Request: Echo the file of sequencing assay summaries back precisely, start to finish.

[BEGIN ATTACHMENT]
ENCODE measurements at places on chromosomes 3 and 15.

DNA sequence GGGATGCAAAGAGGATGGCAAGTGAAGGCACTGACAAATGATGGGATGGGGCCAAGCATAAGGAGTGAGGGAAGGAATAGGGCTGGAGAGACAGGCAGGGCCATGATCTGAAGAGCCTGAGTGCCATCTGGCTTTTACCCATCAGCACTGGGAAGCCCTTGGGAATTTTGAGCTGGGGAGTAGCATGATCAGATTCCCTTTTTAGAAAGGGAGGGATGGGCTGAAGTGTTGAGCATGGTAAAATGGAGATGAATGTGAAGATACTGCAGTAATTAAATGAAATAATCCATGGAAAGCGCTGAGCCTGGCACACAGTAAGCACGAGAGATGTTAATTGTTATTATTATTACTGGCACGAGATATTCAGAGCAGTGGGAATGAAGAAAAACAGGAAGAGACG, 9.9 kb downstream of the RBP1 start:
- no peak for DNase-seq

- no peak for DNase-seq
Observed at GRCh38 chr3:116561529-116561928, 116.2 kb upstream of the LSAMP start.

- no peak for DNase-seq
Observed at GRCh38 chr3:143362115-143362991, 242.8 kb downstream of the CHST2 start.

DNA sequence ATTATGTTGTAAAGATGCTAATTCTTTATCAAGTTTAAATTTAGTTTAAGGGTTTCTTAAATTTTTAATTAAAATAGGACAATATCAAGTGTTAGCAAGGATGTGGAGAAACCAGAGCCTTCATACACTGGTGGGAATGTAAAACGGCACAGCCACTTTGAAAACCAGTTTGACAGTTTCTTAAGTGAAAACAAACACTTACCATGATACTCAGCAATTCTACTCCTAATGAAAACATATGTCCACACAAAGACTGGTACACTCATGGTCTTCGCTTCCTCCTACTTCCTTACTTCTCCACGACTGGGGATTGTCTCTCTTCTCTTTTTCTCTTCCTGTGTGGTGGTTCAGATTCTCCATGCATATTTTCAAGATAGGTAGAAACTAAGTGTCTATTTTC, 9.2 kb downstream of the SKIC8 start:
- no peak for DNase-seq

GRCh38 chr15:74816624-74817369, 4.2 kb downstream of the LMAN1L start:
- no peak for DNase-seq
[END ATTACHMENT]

ENCODE measurements at places on chromosomes 3 and 15.

DNA sequence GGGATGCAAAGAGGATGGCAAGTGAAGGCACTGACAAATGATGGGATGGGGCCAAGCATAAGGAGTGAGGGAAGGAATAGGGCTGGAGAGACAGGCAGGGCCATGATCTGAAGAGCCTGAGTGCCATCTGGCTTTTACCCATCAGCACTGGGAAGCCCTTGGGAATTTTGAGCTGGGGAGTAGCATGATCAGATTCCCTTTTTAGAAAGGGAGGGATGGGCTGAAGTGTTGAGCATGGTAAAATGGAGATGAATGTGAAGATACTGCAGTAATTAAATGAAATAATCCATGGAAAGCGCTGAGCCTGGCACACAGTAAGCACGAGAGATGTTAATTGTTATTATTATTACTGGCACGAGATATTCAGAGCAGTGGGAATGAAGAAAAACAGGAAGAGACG, 9.9 kb downstream of the RBP1 start:
- no peak for DNase-seq

- no peak for DNase-seq
Observed at GRCh38 chr3:116561529-116561928, 116.2 kb upstream of the LSAMP start.

- no peak for DNase-seq
Observed at GRCh38 chr3:143362115-143362991, 242.8 kb downstream of the CHST2 start.

DNA sequence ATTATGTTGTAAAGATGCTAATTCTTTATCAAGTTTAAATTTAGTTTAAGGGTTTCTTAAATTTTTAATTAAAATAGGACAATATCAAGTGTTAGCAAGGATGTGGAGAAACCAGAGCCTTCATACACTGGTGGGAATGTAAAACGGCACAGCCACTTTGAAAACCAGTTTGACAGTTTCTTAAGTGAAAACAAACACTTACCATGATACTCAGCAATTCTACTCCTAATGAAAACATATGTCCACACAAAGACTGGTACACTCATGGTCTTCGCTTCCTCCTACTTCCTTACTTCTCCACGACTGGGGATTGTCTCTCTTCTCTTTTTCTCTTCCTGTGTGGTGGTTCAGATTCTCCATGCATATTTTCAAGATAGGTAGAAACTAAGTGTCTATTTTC, 9.2 kb downstream of the SKIC8 start:
- no peak for DNase-seq

GRCh38 chr15:74816624-74817369, 4.2 kb downstream of the LMAN1L start:
- no peak for DNase-seq